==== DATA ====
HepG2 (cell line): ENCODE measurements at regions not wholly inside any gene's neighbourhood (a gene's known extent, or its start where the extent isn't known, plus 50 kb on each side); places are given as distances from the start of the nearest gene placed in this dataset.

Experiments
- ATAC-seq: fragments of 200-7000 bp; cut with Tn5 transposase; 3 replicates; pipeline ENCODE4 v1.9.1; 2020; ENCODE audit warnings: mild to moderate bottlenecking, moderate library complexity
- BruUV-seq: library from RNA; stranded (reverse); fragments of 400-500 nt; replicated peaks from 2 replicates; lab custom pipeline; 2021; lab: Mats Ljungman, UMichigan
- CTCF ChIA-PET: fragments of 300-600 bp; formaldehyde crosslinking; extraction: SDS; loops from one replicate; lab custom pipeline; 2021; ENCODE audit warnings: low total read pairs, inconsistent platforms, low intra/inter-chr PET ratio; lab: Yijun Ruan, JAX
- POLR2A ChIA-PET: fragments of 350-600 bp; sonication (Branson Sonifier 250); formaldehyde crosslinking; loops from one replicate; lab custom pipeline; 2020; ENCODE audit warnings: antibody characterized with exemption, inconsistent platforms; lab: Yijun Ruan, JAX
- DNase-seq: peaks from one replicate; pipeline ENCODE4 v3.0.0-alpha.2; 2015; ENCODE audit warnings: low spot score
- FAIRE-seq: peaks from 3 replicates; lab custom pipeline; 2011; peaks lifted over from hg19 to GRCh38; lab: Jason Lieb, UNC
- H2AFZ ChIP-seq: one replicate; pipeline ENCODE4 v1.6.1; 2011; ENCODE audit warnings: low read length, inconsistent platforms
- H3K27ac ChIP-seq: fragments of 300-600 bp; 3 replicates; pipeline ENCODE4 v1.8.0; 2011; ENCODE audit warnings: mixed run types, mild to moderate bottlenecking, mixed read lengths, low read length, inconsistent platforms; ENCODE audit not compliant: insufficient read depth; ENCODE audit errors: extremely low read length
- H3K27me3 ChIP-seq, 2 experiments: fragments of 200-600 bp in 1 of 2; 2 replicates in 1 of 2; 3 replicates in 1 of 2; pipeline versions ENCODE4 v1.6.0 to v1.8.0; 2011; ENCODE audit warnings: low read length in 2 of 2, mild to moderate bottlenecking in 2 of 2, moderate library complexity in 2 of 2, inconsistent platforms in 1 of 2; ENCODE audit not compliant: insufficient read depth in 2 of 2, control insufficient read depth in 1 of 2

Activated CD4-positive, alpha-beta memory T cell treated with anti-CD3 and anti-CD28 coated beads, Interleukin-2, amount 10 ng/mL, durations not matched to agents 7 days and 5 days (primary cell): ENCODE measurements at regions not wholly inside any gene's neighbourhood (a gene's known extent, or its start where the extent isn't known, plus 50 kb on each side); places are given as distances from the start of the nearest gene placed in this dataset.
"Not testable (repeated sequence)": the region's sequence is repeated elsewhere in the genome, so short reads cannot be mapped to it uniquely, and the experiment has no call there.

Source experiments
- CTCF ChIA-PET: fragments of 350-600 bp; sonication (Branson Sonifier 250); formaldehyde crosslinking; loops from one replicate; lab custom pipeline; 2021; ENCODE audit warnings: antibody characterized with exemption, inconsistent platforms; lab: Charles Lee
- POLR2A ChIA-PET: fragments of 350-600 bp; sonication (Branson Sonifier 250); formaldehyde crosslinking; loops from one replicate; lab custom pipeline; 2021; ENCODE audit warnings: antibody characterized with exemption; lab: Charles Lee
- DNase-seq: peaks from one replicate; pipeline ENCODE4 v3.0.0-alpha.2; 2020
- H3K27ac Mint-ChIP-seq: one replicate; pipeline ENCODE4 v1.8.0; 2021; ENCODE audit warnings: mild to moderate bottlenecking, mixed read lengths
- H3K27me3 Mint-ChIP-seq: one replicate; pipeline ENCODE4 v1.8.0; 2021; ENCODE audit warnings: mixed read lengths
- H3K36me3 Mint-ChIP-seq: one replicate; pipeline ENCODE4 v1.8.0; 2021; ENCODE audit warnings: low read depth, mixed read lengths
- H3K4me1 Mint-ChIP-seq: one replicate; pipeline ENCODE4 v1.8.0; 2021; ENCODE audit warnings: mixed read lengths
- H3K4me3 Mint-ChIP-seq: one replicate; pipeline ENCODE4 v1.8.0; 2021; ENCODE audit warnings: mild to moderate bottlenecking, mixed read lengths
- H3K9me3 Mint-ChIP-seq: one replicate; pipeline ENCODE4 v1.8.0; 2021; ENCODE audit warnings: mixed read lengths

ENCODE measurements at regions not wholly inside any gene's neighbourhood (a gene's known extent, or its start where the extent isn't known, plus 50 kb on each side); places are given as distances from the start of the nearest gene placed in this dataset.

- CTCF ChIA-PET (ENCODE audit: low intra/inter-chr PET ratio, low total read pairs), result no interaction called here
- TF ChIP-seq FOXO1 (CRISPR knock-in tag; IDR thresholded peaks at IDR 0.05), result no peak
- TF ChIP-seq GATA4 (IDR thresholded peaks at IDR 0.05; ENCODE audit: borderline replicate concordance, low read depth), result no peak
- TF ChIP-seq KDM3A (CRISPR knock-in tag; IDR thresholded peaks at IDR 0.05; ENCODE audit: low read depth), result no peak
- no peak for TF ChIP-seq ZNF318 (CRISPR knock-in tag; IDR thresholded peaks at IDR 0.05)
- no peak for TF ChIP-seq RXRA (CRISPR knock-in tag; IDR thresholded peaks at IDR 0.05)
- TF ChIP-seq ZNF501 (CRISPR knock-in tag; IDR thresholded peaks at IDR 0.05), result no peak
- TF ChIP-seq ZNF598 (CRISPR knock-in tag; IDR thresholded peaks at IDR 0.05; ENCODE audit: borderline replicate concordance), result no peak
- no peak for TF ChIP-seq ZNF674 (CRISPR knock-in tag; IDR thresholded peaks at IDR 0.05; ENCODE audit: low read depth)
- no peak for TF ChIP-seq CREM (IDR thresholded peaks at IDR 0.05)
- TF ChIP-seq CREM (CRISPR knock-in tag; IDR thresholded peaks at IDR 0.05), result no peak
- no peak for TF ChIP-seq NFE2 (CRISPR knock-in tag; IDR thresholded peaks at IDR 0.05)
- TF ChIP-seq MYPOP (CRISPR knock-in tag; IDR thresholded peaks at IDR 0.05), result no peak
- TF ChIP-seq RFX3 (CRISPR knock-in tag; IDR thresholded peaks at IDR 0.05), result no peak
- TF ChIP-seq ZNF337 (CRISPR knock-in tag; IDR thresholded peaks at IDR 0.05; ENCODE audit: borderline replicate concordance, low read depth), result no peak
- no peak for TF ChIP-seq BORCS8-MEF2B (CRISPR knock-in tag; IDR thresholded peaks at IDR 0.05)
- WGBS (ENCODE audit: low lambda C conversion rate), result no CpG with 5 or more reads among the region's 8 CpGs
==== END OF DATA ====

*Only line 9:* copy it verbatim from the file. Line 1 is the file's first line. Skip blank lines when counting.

- H2AFZ ChIP-seq: one replicate; pipeline ENCODE4 v1.6.1; 2011; ENCODE audit warnings: low read length, inconsistent platforms